The United Nations has issued a call for a “profound transformation” of the world’s food and agriculture systems in the face of climate change that will have to be as thoroughgoing and rapid as the clean energy transition.
This radical appeal is the main takeaway from the global body’s Food and Agriculture Organization (FAO) 2016 annual report, which for the first time makes climate change its key focus.
The report notes that global food demand in 2050 is projected to increase by at least 60 percent above 2006 levels, driven by population, income growth, and rapid urbanization. In the absence of climate change, economic growth is expected to deliver a decline in the number of people at risk of hunger by 2050. However global warming could change the picture, by boosting the number of those living in extreme poverty by between 35 million and 122 million by 2030.
Emissions mitigation in agriculture itself—the source of about a fifth of global greenhouse gases (GHGs)—can help reduce such numbers. Unlike in most other sectors, mitigation strategies also happen to be some of the best methods of adaptation to the effects of climate change. The FAO places great hope in what it terms ‘sustainable intensification’ of production: increasing agricultural yields while reducing the amount of land, fossil fuels, fertiliser and other inputs. Shrinking the amount of land used to produce food would reduce the impact of one of the biggest sources of agricultural GHGs: land-use change and deforestation.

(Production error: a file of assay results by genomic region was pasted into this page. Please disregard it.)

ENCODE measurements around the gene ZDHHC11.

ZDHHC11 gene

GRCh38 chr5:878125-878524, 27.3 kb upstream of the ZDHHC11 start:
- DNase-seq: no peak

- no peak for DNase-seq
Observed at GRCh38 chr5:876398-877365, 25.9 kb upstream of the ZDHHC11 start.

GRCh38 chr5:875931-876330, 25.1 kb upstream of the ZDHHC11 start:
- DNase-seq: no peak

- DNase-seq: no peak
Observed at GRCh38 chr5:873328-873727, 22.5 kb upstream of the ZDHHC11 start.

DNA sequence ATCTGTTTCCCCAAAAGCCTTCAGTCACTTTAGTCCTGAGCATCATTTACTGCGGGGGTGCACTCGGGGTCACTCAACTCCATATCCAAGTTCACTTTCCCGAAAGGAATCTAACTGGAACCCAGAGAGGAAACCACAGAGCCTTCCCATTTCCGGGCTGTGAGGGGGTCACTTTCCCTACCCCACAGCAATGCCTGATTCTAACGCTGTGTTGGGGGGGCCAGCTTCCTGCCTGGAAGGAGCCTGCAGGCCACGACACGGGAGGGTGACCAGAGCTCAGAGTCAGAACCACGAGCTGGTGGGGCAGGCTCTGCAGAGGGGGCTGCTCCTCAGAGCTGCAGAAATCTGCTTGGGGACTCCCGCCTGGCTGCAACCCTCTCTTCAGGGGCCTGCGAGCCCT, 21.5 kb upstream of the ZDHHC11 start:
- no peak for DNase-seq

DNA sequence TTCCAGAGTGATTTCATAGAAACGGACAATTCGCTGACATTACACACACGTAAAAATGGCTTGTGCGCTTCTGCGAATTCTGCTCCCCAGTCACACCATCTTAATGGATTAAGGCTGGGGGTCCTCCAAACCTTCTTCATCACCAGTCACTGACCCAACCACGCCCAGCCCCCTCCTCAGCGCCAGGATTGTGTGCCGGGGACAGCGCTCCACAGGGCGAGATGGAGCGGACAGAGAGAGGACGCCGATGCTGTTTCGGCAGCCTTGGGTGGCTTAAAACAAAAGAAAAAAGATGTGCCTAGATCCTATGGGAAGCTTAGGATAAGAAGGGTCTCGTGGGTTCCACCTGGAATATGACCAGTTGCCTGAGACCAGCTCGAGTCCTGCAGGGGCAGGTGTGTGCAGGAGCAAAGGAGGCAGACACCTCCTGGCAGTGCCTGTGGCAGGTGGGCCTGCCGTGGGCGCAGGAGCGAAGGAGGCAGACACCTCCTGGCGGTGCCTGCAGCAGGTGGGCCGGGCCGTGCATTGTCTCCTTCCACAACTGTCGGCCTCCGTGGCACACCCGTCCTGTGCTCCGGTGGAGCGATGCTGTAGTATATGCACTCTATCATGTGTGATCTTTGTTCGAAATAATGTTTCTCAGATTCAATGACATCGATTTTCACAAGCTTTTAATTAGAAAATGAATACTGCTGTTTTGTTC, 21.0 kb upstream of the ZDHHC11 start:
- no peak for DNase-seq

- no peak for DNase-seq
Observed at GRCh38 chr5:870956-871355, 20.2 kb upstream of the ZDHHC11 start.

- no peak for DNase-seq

Wide adoption of practices such as zero-tillage (farming without mechanically disturbing the soil), maximizing efficient nutrient and water use, diversification, sprinkler irrigation and use of more nitrogen efficient and heat-tolerant crop varieties also helps. Use of nitrogen-efficient crops alone could cut the number at risk of undernourishment in developing countries by 120 million by 2050.
For Canadian agriculture, climate change presents a mixed bag of challenges and opportunities. Some regions will enjoy an extension of the growing season together with warmer, shorter winters. But there will also be an increase in frequency and intensity of droughts, wildfires and extreme weather events. Livestock could benefit from lower feed requirements amidst warmer temperatures, but poultry could face an increase in heat-wave deaths. The prairies, home to much of the country’s agricultural land, are likely to be harder hit by climate change than much of the rest of North America, even in the best-case scenarios.
Because Canada already enjoys high levels of agricultural productivity much of the focus in this country is on adaptation. Recent examples include two new adaptation projects that were rolled out in British Columbia’s Okanagan region last month. The first, a drought-status outreach effort aims to improve communication between water suppliers and famers on the status of local water supplies. The second project will transpose a pest-management decision support tool originally developed for tree fruit growers in Washington state that can be used on a mobile phone or tablet. This will be useful in conditions where the geographical range of insects and diseases is expected to change as temperature and precipitation changes.
Energy economist Mark Jaccard helped design BC’s carbon tax, and he still supports it. But he questions just how politically viable a stringent tax—at the level needed to meet climate targets—can really be. So he also continues to explore how other policies that the public find more acceptable could work.